Treacy, Edgar J. [Col CO 3Bn5thCR]

The 3/5: Commanded by West Pointer (1935) Edgar J. Treacy, thirty-six, this battalion had been the 3d Battalion of the 14th Infantry Regiment at Camp Carson, Colorado. Treacy, a combat intelligence expert in the ETO and Southwest Pacific, had not before led troops in combat; but his battalion was full-strength (900 men) and it had been trained in mountain climbing and cross-country skiing. Its men were thus in excellent physical condition.[9-54]

In contrast, Marcel Crombez resented the arrival of Edgar J. Treacy in the 5th CR. During World War II Treacy, a handsome, bright Army "comer," had become a protégé of XIV Corps commander Oscar W. Griswold and was promoted to full colonel  on a par with Crombez, who was ten years his senior. As such  the story went  Crombez and Treacy had crossed swords someplace. One account had it that Treacy had served on a board which had recommended Crombez's reduction in rank to lieutenant colonel after the war. Whether this was the case, or whether, as others in the 3/5 analyzed it, Crombez was "jealous" of Treacy's high Army connections and "command presence" and obvious bright future, there was an instant personality clash between Crombez and Treacy which would lead to extreme difficulties for the 3/5 and ultimately, some would charge, to Treacy's death. The S3 of the 1/5, James M. Gibson, remembered: "The Third Battalion hated Crombez and vice versa."[9-58]

Birth:  Jan. 10, 1914
Nassau County
New York, USA
Death:  May 31, 1951, North Korea

West Point Class of 1935, Colonel Treacy was a decorated veteran of World War II. In Korea he commanded the 3rd Battalion, 5th Cavalry, 1st Cavalry Division. He was taken as prisoner of war while rescuing a comrade near Chipyong on February 15, 1951 and died on May 31, 1951 of malnutrition. His remains were not recovered. For his leadership and valor, Colonel Treacy was awarded the Silver Star with Oak Leaf Cluster, the Legion of Merit with 3 Oak Leaf Clusters, the Bronze Star, the Purple Heart, the Prisoner of War Medal, the Korean Service Medal, the United Nations Service Medal, the National Defense Service Medal, the Korean Presidential Unit Citation and the Republic of Korea War Service Medal.

After so long in a combat zone, soldiers were allowed to take a break called Rest and Recuperation (R&R). I was third in line to go on R&R when on 15 February 1951, my company became a part of Task Force Crombez and was sent to the aid of the 23d RCT. Crombez was Col. Marcel Crombez, West Point 1925, Regimental Commander of the 5th Cavalry. The 23rd Regiment, along with the French, were trapped at Chipyong-ni, so we were put on top of 24 tanks and sent to rescue them. Col. Edgar Treacy Jr., West Point 1935, 3rd Battalion Commander, and Capt. John C. Barrett did not want to put their men on the tanks because it would make targets out of us, which did happen.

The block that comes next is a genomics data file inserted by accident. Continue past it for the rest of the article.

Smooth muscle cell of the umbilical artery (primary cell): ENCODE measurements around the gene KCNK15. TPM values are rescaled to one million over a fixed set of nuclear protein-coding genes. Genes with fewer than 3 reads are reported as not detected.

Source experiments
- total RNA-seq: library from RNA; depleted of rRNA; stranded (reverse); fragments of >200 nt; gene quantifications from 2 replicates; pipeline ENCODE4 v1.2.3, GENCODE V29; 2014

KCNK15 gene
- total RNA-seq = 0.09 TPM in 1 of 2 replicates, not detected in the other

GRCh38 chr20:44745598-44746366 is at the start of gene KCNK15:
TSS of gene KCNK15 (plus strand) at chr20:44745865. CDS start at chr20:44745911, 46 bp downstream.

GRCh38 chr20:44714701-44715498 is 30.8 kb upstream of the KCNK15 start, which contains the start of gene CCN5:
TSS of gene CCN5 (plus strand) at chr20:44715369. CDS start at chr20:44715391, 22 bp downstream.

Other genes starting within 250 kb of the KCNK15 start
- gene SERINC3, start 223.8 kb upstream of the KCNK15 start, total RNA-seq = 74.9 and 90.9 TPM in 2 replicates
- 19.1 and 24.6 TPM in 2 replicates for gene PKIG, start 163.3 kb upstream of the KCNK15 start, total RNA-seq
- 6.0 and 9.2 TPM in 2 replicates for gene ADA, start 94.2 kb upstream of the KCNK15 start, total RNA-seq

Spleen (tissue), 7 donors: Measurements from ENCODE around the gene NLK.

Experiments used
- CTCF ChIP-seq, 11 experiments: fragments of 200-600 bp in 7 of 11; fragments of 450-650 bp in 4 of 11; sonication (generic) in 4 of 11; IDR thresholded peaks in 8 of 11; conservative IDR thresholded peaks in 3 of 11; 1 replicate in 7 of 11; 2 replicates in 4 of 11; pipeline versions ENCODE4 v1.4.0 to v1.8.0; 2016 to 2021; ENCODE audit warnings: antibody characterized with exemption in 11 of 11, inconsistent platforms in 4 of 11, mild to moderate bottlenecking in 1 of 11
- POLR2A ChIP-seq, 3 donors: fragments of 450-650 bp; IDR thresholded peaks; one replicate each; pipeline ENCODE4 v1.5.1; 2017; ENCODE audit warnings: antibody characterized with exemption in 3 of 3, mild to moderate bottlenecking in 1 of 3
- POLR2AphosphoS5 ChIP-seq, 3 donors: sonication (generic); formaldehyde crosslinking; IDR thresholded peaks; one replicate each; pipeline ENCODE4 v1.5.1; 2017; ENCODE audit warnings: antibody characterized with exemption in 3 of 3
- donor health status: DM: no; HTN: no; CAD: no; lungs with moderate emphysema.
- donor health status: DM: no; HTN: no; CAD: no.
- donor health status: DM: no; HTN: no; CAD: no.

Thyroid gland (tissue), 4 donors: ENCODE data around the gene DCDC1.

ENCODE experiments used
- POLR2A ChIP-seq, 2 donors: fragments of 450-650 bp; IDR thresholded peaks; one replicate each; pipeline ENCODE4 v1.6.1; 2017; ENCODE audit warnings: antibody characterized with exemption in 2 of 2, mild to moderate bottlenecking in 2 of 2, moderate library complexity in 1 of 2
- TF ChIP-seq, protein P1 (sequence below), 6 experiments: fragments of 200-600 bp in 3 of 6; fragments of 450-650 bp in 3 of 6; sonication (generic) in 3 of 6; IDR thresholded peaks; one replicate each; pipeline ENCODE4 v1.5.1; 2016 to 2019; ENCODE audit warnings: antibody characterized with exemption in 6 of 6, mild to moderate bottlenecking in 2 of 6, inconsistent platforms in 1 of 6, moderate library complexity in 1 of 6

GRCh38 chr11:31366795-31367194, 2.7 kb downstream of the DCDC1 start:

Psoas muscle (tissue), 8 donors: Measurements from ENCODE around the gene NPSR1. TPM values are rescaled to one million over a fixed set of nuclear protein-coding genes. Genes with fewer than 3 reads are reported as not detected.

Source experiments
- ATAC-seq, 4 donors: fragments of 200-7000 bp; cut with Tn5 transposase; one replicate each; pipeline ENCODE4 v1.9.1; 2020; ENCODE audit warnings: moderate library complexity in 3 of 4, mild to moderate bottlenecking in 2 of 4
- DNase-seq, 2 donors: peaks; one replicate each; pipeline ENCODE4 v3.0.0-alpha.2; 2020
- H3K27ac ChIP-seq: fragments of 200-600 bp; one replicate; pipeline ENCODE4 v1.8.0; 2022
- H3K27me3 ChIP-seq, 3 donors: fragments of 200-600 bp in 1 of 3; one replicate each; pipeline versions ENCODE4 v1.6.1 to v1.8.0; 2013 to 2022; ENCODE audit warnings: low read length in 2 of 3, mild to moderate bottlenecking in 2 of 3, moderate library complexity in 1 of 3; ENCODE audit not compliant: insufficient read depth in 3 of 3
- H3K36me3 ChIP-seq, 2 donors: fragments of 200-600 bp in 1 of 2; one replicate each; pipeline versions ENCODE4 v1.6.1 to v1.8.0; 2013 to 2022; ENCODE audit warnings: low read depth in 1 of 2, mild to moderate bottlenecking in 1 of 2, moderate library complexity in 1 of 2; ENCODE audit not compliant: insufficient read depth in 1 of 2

En route, we were riding our tanks when we came under fire from all sides. S/Sgt. John Sollie was killed that day. He had been my buddy from the beginning to the end. The two of us shared a foxhole (a bunker would have been safer, but we were never in one), made jokes, and sang songs like "Maresedotes." John was killed and I was shot in the left knee. The tanks stopped and I got off to find cover (there was none) and to return fire, but I wasn't of much use. I had no mobility. Lt. Colonel Treacy, who had been shot in the mouth, carried me on his back to about 15 feet off the road. He also gave me his first aid pouch. The tanks bugged out, leaving eight or nine wounded behind.

Once off the road, about 15 Chinese swarmed in on us and we were all captured. Because I was shot in the knee and couldn't walk, Colonel Treacy carried me. We were taken to a wooden building (like a gazebo) with no walls and no furnishings. It was one big room in an open area close to the top of a hill. That was the area where all of us were before they took two men away. I don't know who the one man was taken from our group--I just remember that he was very tall. We never saw him again. He was probably shot. The other man taken away that night was Colonel Treacy. I learned years later that he died in a POW Camp on 31 May 1951 of malnutrition. He remains my strongest memory of Korea. Had it not been for him, I would have been murdered like the six that were with me who were shot in the head. I was next, but I put on a first class show of hysteria, not all of it simulated. I had heard that the Chinese believed if you were insane, they thought you were worse off than if dead and they left you alone.
From the memoir of Carroll Gifford Everist
Mulvane, Kansas-

Korean War Veteran of the United States Army
Body lost or destroyed
Specifically: Died while a Prisoner of War, North Korea
Created by: Eamonn
Record added: Apr 01, 2006
Find A Grave Memorial# 13814796